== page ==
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Interesting, remember this interview? Deleted and resurrected as it was, it has some information on Ken from Douglas' perspective.
Removed Imperial Library interview with Douglas Goodall said:
Sinder Velvin:
Could you enumerate a few of the design decisions that you disagreed with?

Douglas Goodall:
[. . .]
Also, Ken Rolston and I have very different writing styles. I tend to make plots based on characters instead of starting with a plot outline. I like to make a few interesting characters, put them together, and see where it leads. Everything in Morrowind was designed top-down, and I had a hard time adjusting to that. There were only a few quests where I could give the characters some character.

Ken and I also disagreed on "relativism" and "betrayal," among other things. I appreciate disinformation, but I believe it works best when you know what the truth is. I like to write a true account and then conceal it among carefully designed false accounts. Ken wrote a dozen different accounts, apparently without any personal preference to which, if any, was accurate, and ignored the contradictions. I wanted to have NPCs betray the player in a few quests, but Ken had a "no-betrayal" rule (and some other rules, like "only one coincidence allowed"), which didn't make sense to me. I can't say that I'm right and he's wrong. In fact, I often felt that he was talking past me or over my head. I understood all of his words, but they didn't combine into sentences that made sense to me.

Sinder Velvin:
Can you remember any other rules that Ken Rolston had?

Douglas Goodall:
There were quite a few of them, but since I didn't understand most of them, this is something you ought to ask Ken if you get the chance. The only ones I'm sure I understood were "no betrayal" and "everything must be a metaphor/everything must be based on something."

"No betrayal" meant that key NPCs couldn't turn on the player, lie to the player if they were honest in the past, nor could an NPC steal an item from the player, etc. This is good as a general rule, but it's the kind of rule that begs for exceptions.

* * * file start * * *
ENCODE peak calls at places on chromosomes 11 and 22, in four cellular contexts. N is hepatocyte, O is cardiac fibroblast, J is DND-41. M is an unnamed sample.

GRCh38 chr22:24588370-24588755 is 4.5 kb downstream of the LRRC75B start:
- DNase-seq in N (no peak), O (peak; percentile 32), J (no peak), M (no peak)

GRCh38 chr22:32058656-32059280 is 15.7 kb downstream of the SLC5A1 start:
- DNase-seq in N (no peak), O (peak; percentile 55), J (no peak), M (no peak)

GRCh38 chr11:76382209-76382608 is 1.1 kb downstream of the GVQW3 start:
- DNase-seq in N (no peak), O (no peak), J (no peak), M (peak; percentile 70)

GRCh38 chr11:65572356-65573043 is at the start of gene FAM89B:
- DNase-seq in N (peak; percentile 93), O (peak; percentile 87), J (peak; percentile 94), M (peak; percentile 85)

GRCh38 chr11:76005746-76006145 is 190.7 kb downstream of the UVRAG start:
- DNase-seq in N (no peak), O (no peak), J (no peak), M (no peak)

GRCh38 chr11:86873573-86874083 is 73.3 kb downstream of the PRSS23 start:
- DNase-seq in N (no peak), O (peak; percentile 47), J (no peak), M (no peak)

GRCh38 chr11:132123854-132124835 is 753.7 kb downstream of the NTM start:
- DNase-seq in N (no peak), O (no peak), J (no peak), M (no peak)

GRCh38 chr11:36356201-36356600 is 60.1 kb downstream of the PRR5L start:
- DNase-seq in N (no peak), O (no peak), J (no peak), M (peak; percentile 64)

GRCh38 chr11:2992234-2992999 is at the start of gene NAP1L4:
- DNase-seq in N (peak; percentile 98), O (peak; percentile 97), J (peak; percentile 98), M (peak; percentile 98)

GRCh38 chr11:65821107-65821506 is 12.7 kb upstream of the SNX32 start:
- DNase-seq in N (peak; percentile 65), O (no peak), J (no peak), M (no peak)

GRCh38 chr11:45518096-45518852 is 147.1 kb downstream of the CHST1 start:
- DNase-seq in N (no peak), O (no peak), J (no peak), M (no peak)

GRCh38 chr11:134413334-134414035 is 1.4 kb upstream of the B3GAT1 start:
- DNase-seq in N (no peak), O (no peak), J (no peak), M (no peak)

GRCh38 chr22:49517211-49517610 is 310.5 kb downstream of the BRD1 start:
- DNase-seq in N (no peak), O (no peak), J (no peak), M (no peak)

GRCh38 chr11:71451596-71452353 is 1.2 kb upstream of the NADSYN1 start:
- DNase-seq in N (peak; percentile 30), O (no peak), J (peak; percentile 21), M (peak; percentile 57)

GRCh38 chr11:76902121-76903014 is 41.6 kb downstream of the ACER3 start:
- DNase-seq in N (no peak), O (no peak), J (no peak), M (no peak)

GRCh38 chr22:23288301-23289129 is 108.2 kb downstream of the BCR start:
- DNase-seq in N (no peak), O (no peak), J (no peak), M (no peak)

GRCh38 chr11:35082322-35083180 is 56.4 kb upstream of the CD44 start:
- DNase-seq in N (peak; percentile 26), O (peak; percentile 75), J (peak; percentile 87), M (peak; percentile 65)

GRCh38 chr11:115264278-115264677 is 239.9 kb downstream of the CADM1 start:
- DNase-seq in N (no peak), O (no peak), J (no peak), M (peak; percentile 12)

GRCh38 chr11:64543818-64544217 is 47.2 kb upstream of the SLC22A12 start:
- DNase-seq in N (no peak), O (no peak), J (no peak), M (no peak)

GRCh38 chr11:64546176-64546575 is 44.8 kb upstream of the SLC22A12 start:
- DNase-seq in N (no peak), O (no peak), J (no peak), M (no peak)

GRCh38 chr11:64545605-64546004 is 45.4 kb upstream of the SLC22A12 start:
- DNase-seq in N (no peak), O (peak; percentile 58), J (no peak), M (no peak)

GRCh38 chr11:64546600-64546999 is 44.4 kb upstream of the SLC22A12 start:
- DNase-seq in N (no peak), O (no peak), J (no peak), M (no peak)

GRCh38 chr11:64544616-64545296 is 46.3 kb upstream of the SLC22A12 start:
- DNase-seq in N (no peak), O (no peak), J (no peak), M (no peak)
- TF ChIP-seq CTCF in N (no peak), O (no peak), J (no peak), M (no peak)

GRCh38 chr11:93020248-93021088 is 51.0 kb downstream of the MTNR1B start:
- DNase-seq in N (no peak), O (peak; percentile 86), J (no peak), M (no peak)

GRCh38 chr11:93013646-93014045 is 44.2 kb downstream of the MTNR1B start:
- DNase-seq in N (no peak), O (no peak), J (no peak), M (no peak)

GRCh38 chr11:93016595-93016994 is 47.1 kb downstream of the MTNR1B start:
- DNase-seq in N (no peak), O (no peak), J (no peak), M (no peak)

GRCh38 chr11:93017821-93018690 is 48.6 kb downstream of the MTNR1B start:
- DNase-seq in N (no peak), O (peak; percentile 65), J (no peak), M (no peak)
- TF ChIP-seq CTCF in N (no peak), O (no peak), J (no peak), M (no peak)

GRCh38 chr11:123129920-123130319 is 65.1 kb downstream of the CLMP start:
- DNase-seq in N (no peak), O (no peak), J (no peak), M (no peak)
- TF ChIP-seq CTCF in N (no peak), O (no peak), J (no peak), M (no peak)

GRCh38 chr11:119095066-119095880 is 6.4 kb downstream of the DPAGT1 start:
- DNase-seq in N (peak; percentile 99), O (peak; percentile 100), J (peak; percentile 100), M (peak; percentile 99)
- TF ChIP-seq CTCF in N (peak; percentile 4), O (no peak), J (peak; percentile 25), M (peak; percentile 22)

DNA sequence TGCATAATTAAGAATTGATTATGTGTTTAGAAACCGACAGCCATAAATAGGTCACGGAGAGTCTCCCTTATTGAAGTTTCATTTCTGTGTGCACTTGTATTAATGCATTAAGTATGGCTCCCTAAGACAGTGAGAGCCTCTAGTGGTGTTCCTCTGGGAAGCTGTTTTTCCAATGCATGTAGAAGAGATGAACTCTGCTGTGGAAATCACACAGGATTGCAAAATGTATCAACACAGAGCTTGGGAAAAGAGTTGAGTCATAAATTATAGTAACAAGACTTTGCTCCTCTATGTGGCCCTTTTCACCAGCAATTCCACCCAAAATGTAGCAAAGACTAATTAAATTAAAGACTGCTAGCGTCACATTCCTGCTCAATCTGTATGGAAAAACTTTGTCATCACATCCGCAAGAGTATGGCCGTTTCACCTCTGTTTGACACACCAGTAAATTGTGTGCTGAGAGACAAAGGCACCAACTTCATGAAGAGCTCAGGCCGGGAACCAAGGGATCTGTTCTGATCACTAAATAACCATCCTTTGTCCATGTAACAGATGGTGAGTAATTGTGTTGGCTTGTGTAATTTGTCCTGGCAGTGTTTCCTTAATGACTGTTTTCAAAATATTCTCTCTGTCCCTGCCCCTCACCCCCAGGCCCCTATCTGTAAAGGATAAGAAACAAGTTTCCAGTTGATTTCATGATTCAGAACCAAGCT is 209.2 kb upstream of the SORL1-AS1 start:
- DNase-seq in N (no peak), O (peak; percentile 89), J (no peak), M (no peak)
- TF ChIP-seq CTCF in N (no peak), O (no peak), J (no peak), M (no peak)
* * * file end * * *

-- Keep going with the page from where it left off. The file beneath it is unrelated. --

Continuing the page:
"Everything must be a metaphor" is how the quirky Cyrodiil of Daggerfall and the alien Cyrodiil of the Pocket Guide became the Roman Empire, how the Bretons got French names, etc. I felt Tamriel had been moving away from generic fantasy and medieval history with every game until Morrowind. I wanted this trend to continue and resented having to squeeze a Hermaeus Mora-shaped Vvardenfell into a Roman Province-shaped space. I think Ken uses historical examples to make the world more believable. If you just make stuff up, there's a good chance you'll make something wrong and break suspension of disbelief. That's true, but I'd argue that if you use an inappropriate or easily recognized metaphor, you have the same risk. Besides, making stuff up is more fun for both the creators and consumers. Did I mention I enjoy arguing?

I don't want to sound too hard on Ken. In many cases where we disagreed, I think he made a good choice. It wouldn't have been my first choice, but that doesn't mean the Elder Scrolls isn't in good hands. Note that I didn't expect Morrowind to be nearly as popular as it was, at least not among "classic" Elder Scrolls fans, which basically proves me wrong.

[. . .]

Sinder Velvin:
Why did you leave Bethesda Softworks? Was it because of Ken's rules?

Douglas Goodall:
Ah, one of the difficult questions. It was partly due to my constant disagreements with Ken and Todd. "This game isn't big enough for the three of us." I loved the original Elder Scrolls too much to stop arguing in their favor, but I could tell that these arguments were bad for the team and for the game. I spent over a year working 70-100 hours a week, gained about 50 pounds, and had turned into an obnoxious, vitamin-D deficient zombie. My health and sanity were failing. I became someone I didn't like. There were a lot of other factors, but I'm not going to turn this into several hundred pages of real or imagined grievances.

It does have a happy ending. I am now fully immunized against complaining about by job. I've really enjoyed every job I've had since.